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Death of Clément Méric: an accused assumes his past as a skinhead, but not the violence


On the second day of the trial of the anti-fascist activist, Samuel Dufour sought to decorrelate his opinions from the violence with which he is accused.

On the second day of the appeal trial for the death in 2013 of the young anti-fascist activist Clément Méric, Samuel Dufour assumed his past as a skinhead but sought to decorrelate his opinions from the violence with which he is accused.

To read also: Death of Clément Méric: judged on appeal, an ex-skinhead invokes self-defense

Asked Wednesday at the bar about images discovered on a USB key, displaying Hitler, Mussolini or even white supremacist slogans, Samuel Dufour, 27 years old today, declared: "

If you want to hear me say that I am a skinhead, a nazi, a fascist, and whatever else you want to put behind, yes ... but I didn't touch Clément Méric

”. "

You understand, you are not judged for your opinions

" but the court is interested in "

how you express them vis-à-vis others

", as part of the personality examination, retorted Cosima Ouhioun , lawyer of the Méric family.

In 2018, the Paris Assize Court sentenced Samuel Dufour to seven years in prison for willful violence in assembly and with weapons, resulting in the death of Clément Méric, without intention of giving it.

Although he did not hit the victim during the fatal brawl in 2013, his participation had prevented the anti-fascists from rescuing Clément Méric, according to the court.

Samuel Dufour had appealed.

In this new trial before the Assizes of Essonne, which is to last until June 4, he and another accused face up to twenty years imprisonment.

Tuesday, the court was interested in the personality of the former skinhead Esteban Morillo, who had admitted at first instance, in 2018, to have delivered "

two blows

" fatal to the victim and had been sentenced to eleven years in prison.

We smash them.



On June 5, 2013, at the end of the afternoon, two small groups of young far-left and far-right activists accidentally met at a private sale in the Saint-Lazare district in Paris.

Forty minutes later, a fight breaks out in the street.

Clément Méric, an 18-year-old student from Sciences Po Paris, collapsed on the asphalt after being punched in the face.

The police find messages on Samuel Dufour's phone.

"Hi, I hit with your brass knuckle," wrote the accused.

- Seriously, what did you do again?

- Ba, he and gone to the hospital.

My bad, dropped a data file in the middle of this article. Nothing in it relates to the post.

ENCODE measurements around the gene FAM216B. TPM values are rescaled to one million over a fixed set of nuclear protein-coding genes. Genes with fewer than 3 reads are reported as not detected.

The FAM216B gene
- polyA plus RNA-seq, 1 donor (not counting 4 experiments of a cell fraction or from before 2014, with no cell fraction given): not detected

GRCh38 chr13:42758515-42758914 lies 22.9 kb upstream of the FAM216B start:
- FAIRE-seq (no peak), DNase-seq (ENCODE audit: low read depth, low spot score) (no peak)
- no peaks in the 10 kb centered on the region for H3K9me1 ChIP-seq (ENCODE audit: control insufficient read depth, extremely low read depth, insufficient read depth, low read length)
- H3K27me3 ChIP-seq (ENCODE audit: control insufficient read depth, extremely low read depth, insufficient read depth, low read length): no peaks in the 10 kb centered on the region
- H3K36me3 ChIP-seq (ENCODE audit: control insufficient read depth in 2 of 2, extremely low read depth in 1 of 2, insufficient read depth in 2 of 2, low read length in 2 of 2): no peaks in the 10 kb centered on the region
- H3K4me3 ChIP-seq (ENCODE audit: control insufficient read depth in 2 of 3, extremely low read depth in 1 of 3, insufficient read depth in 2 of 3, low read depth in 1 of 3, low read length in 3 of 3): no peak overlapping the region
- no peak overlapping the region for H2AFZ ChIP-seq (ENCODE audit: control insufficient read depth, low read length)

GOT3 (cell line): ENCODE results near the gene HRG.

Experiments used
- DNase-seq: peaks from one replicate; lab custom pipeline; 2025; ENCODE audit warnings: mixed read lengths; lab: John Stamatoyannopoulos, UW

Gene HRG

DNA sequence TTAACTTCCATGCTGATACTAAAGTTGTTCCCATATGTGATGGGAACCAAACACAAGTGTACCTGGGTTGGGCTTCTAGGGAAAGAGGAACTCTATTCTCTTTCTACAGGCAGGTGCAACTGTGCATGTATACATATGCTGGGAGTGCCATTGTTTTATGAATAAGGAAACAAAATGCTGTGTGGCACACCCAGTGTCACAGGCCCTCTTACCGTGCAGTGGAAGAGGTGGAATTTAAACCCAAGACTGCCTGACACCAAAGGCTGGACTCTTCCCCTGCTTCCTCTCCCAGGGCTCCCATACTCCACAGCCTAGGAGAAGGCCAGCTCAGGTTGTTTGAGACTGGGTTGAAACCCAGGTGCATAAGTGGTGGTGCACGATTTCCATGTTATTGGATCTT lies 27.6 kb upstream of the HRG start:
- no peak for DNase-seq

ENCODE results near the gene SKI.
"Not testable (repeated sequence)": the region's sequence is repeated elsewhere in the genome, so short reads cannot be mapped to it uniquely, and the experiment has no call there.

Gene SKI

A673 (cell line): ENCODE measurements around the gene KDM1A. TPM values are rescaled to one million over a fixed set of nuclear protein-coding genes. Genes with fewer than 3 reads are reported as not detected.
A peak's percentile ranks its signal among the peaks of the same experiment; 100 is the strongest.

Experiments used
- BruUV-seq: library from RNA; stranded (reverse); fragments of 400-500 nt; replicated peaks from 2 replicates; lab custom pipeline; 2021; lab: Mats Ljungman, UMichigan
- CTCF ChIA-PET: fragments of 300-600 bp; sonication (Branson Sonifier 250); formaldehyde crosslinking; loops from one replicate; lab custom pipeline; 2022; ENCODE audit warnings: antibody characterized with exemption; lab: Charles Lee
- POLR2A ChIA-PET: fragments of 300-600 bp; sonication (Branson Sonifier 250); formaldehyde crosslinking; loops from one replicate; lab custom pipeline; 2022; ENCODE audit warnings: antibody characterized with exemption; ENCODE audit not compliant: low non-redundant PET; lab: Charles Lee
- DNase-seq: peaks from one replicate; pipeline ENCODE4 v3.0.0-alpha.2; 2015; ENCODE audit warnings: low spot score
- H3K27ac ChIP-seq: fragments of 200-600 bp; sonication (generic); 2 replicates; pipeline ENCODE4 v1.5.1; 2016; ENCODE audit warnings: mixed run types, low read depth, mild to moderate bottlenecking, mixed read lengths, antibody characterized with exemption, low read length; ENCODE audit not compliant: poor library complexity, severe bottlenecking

5 against 3. We smash them.

MDR. "

At the helm, Samuel Dufour, with an imposing build under his suit waistcoat, denied having used such a brass knuckle (a metal weapon pierced with holes through which you pass your fingers).

In the first instance, the expert reports could not certify that the injuries observed during the brawl had been inflicted by this weapon, but these expert opinions had not excluded its use either.

Read also: Death of Clément Méric: appeal trial for two former skinheads

On Wednesday, the accused insisted on not being "

known for violence before or after

" the death of Clément Méric.




The investigator who conducted her personality test in 2013 shortly after the fact, she underlined a "

change in behavior

" in adolescence.


Literally, I went crazy

", explained Samuel Dufour: the apprentice baker "

got tired

" of being "

treated as a fascist

" as soon as he spoke in public about his opinions, such as his feeling of injustice. in front of a blocked social elevator for his parents "

who work but cannot get by


I said to myself: you want to see a facho, you are going to see one!

And I went there thoroughly,

”said the young man.

Read also: Repentant skinheads, heavy sentences and gray areas: the story of the Méric trial

Skull shaving. Bombers. Bodybuilding. Evenings at the Local, a popular bar of Serge Ayoub, at the head of the far-right movement the Third Way. And Nazi tattoos. To integrate this movement, "

it is necessary to quickly make the tattoos, it is necessary to send images ... but today, I do not think any more like that

", assured the young man.


Was that a mistake?

», Asked the president of the court. "

Everyone makes mistakes

", evaded the accused, who also said to be "

sorry that there is a death in this story

". To the investigator who carried out his personality test in 2013, Samuel Dufour summed up as follows: "

I'm a big jerk, who doesn't want to be fooled


Source: lefigaro

All news articles on 2021-05-28

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